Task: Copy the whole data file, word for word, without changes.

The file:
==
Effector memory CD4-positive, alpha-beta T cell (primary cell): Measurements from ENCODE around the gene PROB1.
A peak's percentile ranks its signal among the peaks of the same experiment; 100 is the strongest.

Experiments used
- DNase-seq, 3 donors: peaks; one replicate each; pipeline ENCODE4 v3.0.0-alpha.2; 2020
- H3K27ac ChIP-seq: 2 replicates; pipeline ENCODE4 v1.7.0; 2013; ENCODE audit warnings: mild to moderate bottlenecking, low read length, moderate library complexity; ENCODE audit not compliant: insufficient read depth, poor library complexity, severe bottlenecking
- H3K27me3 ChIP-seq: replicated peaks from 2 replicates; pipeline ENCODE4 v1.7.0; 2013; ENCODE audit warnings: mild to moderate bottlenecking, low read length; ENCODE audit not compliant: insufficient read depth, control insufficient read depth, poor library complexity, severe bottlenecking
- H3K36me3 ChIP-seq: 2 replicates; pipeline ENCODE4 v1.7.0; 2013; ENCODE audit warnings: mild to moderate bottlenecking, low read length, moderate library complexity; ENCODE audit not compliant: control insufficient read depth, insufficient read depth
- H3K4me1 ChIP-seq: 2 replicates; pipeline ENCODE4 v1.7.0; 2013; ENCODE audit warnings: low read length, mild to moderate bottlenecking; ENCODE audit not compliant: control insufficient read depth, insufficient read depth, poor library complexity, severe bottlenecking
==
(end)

Effector memory CD4-positive, alpha-beta T cell (primary cell): Measurements from ENCODE around the gene PROB1.
A peak's percentile ranks its signal among the peaks of the same experiment; 100 is the strongest.

Experiments used
- DNase-seq, 3 donors: peaks; one replicate each; pipeline ENCODE4 v3.0.0-alpha.2; 2020
- H3K27ac ChIP-seq: 2 replicates; pipeline ENCODE4 v1.7.0; 2013; ENCODE audit warnings: mild to moderate bottlenecking, low read length, moderate library complexity; ENCODE audit not compliant: insufficient read depth, poor library complexity, severe bottlenecking
- H3K27me3 ChIP-seq: replicated peaks from 2 replicates; pipeline ENCODE4 v1.7.0; 2013; ENCODE audit warnings: mild to moderate bottlenecking, low read length; ENCODE audit not compliant: insufficient read depth, control insufficient read depth, poor library complexity, severe bottlenecking
- H3K36me3 ChIP-seq: 2 replicates; pipeline ENCODE4 v1.7.0; 2013; ENCODE audit warnings: mild to moderate bottlenecking, low read length, moderate library complexity; ENCODE audit not compliant: control insufficient read depth, insufficient read depth
- H3K4me1 ChIP-seq: 2 replicates; pipeline ENCODE4 v1.7.0; 2013; ENCODE audit warnings: low read length, mild to moderate bottlenecking; ENCODE audit not compliant: control insufficient read depth, insufficient read depth, poor library complexity, severe bottlenecking